Everyone is entitled to a courteous explanation as to why they have been spoken to by police.
For a number of reasons, there has been a breakdown in this process and in the overall evolution of police and community engagements.
From a community perspective, this is a very sensitive topic. For a person of colour, there is no greater insult than to be targeted by someone or discriminated against based on the colour of your skin. They want police officers to know that historic context and previous experiences (first person or otherwise) have a legitimate impact on existing relationships. They want police officers to know that these factors can cause some people, especially young people, to respond with anxiety and not cooperate when approached by police. They want police to be forthcoming with information so they can understand the motives for the engagement. They want to know why a police officer selected one person and not the other. They want to have a meaningful and trusted relationship with the police because they know their neighbourhoods will not be safe without it.
From a policing perspective, this is a very sensitive topic. For a police officer, there is no greater insult than to be labelled a racist. They want the community to understand they serve and protect irrespective of race, colour, creed, religion, age, sex and/or sexual orientation, etc. They do not dispute that there have been and continue to be examples of policing that has been driven by bias. They feel that they have been and continue to be tainted as a profession by these allegations, proven or otherwise. They do not feel the media reports adequately account for or consider the additional factors that impact on their day-to-day activities. They want to have a meaningful and trusted relationship with the community because they know they cannot do their job without it.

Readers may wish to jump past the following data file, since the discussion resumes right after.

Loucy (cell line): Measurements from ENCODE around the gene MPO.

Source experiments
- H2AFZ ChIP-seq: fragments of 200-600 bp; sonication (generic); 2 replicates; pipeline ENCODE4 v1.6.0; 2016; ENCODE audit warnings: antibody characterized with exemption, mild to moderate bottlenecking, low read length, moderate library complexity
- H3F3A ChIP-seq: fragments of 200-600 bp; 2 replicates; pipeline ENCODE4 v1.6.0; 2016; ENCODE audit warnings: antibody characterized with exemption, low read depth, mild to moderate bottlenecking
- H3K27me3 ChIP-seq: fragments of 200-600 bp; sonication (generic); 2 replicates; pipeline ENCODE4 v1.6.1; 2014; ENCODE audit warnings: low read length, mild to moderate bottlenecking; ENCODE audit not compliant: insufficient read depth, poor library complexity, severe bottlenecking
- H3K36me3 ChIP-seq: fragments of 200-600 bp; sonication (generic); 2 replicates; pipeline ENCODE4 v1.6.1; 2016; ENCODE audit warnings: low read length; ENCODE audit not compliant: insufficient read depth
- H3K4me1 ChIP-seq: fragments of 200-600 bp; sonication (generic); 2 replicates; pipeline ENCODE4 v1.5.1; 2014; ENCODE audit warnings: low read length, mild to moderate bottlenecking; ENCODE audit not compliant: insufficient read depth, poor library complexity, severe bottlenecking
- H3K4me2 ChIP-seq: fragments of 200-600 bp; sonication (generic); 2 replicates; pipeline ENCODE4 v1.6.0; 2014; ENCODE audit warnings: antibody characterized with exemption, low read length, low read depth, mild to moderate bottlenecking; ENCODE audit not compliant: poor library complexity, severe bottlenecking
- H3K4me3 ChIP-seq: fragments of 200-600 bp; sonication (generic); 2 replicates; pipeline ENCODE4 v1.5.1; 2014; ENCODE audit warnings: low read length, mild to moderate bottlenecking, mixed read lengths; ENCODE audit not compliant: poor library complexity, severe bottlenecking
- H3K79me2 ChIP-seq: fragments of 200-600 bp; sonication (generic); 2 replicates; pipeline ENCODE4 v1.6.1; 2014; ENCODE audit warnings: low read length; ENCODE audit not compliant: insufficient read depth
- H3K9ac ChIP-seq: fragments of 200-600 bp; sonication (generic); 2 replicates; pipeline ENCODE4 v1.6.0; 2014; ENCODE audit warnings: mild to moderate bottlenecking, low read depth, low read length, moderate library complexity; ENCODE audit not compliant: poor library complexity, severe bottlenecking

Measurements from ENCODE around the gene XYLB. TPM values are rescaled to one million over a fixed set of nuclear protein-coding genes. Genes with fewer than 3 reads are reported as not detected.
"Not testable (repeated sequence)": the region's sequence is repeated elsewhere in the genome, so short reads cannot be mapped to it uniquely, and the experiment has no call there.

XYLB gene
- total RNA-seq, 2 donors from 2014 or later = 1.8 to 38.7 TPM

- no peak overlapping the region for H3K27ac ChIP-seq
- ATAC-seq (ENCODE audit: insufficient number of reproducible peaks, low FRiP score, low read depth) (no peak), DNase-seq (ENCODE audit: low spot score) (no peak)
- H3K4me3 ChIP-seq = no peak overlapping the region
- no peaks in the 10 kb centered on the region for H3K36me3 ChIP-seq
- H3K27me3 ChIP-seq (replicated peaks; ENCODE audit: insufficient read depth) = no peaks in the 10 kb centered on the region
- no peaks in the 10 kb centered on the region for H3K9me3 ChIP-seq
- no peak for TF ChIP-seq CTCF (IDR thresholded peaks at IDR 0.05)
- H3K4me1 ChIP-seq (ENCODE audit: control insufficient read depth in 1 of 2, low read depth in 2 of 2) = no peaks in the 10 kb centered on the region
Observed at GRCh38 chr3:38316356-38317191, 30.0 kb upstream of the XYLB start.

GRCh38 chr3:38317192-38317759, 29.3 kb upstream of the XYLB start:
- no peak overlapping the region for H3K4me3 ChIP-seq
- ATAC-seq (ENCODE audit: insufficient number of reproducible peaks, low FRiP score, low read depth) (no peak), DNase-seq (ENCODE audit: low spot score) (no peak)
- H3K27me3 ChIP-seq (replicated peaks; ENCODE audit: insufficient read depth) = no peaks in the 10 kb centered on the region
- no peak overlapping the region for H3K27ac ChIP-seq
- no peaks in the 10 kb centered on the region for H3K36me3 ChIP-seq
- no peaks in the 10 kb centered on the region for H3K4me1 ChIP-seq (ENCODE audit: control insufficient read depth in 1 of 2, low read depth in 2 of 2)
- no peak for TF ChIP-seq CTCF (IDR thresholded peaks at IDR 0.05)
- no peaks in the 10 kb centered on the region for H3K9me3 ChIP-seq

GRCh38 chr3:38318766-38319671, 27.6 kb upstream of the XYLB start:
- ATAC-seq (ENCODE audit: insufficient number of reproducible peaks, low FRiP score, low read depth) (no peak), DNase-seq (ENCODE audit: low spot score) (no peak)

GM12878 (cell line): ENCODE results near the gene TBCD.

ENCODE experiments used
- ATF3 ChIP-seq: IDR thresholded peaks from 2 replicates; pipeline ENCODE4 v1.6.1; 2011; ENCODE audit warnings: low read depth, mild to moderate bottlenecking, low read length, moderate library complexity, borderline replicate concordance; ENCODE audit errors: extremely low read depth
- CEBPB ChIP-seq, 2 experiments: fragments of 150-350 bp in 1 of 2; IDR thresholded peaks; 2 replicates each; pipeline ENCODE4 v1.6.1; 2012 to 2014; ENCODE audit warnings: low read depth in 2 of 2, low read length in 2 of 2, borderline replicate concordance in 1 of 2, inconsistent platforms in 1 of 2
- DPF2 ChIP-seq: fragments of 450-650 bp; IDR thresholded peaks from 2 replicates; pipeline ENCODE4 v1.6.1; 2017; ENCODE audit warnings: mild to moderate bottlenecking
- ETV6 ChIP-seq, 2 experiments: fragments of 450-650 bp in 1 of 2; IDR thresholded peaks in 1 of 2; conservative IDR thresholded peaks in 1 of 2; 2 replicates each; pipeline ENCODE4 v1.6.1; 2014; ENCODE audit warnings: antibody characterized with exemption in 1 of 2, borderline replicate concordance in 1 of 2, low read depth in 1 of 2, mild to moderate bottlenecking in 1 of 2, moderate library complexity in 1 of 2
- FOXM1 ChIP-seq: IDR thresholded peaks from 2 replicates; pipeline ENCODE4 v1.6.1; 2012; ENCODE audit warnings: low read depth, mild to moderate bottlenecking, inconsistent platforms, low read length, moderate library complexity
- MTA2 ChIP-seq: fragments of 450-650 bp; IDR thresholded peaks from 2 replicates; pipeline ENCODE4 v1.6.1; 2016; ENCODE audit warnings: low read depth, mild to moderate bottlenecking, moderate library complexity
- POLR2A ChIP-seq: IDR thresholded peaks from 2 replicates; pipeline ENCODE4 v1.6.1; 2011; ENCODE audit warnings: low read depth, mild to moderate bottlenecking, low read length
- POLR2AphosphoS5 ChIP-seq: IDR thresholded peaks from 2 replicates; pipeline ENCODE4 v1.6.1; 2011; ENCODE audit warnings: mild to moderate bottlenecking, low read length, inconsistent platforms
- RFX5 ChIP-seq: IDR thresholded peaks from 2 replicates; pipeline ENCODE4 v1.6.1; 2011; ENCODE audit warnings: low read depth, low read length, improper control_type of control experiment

In an effort to bridge the gap between these two perspectives, we need to remember that every single person has pre-existing, implicit biases. That is, instantaneous judgements that we make about other people. This does not make you a racist; displaying these implicit biases through explicit actions, does. Learning to recognize, manage and understand our implicit biases can and should be a lifelong activity.
The foundation for every interaction between a police officer and the public is respect, no matter how difficult or intimidating. Most importantly, there is only one professional in these interactions and, that is the police officer.